Form 1040NR Guide for Non-Residents 

Form 1040NR Guide for Non-Residents 
Updated on April 29, 2024

Form 1040NR is the standard tax form for Non-Resident Aliens (NRAs) to file their US taxes for income earned from the United States. NRAs are individuals who are not US citizens, are not Green Card holders, and do not live in the United States. So how does it work? Here’s what you need to know. 

Key Takeaways

  • Non-Resident Aliens use Form 1040NR to report US-source income. 
  • This form can also be used to claim various non-resident tax credits and deductions. 
  • If you are not a US citizen or Green Card holder, your residency status generally depends on how much time you spend in the US. 

Form 1040 vs. Form 1040NR: Resident and Non-Resident Income Tax Returns 

When filing US taxes, residents and Non-Resident Aliens must use different tax forms. 

  • Residents use Form 1040 to report their annual income to the IRS, regardless of where in the world that income was earned. Form 1040 is also used for claiming certain deductions and credits available for US residents. 
  • Form 1040NR, on the other hand, is specifically tailored for Non-Resident Aliens who are required to file a US tax return. Because non-residents are not taxed on their worldwide income, Form 1040NR only requires you to report your US-source income. This form also allows you to claim tax benefits available for non-residents, including any tax treaty provisions

When Should I File Form 1040NR? 

Non-Resident Aliens who engage in business in the US are considered to have effectively connected income (ECI). This ECI must be reported on a US tax return. NRAs that aren’t engaged in an active business but earn passive investment income, such as interest, dividends, and rental income, are considered to have Fixed, Determinable, Annual, or Periodic income, or FDAP (Pronounced fah-dap). The distinction is important as FDAP is generally taxed at a flat 30% while ECI is taxed at the normal tax brackets, which currently vary from 10% to 37%. As Non-Resident Aliens, you will use Form 1040NR to do this. Failing to file this form when required could result in severe penalties.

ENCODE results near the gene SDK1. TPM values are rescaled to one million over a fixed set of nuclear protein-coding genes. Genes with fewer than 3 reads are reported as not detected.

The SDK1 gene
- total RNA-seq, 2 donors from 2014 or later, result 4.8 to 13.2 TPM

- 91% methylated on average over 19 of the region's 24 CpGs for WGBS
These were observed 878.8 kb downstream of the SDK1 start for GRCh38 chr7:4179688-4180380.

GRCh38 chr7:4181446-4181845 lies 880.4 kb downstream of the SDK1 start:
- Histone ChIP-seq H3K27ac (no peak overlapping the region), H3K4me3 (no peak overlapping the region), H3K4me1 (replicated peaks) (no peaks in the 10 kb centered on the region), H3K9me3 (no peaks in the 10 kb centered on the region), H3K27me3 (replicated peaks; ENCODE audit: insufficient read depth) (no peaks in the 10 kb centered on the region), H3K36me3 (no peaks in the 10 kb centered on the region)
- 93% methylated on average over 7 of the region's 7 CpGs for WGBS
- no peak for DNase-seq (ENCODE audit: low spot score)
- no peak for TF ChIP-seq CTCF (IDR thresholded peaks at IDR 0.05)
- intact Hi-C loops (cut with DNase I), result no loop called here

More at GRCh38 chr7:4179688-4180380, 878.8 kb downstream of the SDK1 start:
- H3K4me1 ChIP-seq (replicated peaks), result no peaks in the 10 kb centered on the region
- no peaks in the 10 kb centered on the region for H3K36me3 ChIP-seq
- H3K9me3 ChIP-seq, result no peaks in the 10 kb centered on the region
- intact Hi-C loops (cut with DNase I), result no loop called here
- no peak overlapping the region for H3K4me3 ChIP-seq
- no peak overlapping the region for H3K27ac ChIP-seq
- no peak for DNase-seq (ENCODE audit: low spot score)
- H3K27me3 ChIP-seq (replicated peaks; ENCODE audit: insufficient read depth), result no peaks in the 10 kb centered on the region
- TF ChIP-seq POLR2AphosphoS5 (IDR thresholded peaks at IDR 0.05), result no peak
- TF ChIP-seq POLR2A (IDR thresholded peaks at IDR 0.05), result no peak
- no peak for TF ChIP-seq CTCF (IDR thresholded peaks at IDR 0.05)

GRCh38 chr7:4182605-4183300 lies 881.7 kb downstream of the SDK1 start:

Additionally, you may want to file Form 1040NR to claim certain tax credits or deductions available to non-residents. Many non-residents live in countries that have tax treaties with the US, offering reduced tax rates or exemptions from US tax on certain types of income, especially FDAP income. By filing Form 1040NR, non-residents can claim these benefits, potentially resulting in a lower tax liability or even a refund. 

Filing Form 1040 and Form 1040NR in the Same Year 

In most situations, individuals will file either Form 1040 or 1040NR based on their residency status. However, there are scenarios when you might need to file both within the same year. This typically occurs in a year of transition between residency statuses, such as when a Non-Resident Alien becomes a resident alien or vice versa. 

For example, if you were a resident of the US for only part of a year, you would need to file Form 1040 to report your income during that time while using Form 1040NR for the remaining months. This is known as being a dual-status alien

Tired of running from Uncle Sam?

If you’re behind on your US taxes, you may qualify for a special compliance program to get back on track without penalties. Download our Streamlined Filing Eligibility guide to understand if you qualify.